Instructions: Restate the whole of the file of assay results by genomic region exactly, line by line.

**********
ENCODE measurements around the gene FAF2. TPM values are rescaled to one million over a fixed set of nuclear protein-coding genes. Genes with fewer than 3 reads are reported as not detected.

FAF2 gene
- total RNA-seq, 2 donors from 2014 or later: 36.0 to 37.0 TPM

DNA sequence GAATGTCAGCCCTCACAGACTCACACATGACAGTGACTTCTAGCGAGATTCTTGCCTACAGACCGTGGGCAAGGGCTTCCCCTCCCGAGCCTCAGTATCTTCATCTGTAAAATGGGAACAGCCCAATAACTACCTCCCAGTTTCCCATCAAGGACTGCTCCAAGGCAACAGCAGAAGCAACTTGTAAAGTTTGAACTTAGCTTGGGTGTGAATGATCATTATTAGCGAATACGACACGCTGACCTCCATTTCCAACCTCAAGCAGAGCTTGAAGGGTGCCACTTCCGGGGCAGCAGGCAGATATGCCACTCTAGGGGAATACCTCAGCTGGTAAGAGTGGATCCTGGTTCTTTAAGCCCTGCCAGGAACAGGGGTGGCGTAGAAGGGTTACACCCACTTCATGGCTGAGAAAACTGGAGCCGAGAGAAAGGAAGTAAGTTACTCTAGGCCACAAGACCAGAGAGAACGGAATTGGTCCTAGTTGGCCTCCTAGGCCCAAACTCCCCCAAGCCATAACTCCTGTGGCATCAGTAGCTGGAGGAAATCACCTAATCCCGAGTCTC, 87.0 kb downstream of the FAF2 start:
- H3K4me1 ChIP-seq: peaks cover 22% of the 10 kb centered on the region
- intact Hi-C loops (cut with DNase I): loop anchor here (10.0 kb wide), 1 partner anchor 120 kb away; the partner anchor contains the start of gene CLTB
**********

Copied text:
ENCODE measurements around the gene FAF2. TPM values are rescaled to one million over a fixed set of nuclear protein-coding genes. Genes with fewer than 3 reads are reported as not detected.

FAF2 gene
- total RNA-seq, 2 donors from 2014 or later: 36.0 to 37.0 TPM

DNA sequence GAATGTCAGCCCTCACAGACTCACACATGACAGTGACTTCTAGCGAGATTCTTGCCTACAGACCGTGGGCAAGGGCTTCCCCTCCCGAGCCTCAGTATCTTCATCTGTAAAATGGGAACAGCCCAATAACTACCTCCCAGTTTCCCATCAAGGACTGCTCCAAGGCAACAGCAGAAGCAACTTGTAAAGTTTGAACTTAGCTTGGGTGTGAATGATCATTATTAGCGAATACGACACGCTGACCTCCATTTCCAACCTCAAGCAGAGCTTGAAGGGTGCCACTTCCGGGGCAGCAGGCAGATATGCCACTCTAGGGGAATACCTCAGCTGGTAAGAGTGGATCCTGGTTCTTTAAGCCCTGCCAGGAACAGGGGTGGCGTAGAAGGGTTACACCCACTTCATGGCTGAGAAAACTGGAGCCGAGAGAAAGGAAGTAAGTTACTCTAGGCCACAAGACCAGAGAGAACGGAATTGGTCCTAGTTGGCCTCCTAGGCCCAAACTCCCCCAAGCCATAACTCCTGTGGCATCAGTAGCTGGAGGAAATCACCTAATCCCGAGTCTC, 87.0 kb downstream of the FAF2 start:
- H3K4me1 ChIP-seq: peaks cover 22% of the 10 kb centered on the region
- intact Hi-C loops (cut with DNase I): loop anchor here (10.0 kb wide), 1 partner anchor 120 kb away; the partner anchor contains the start of gene CLTB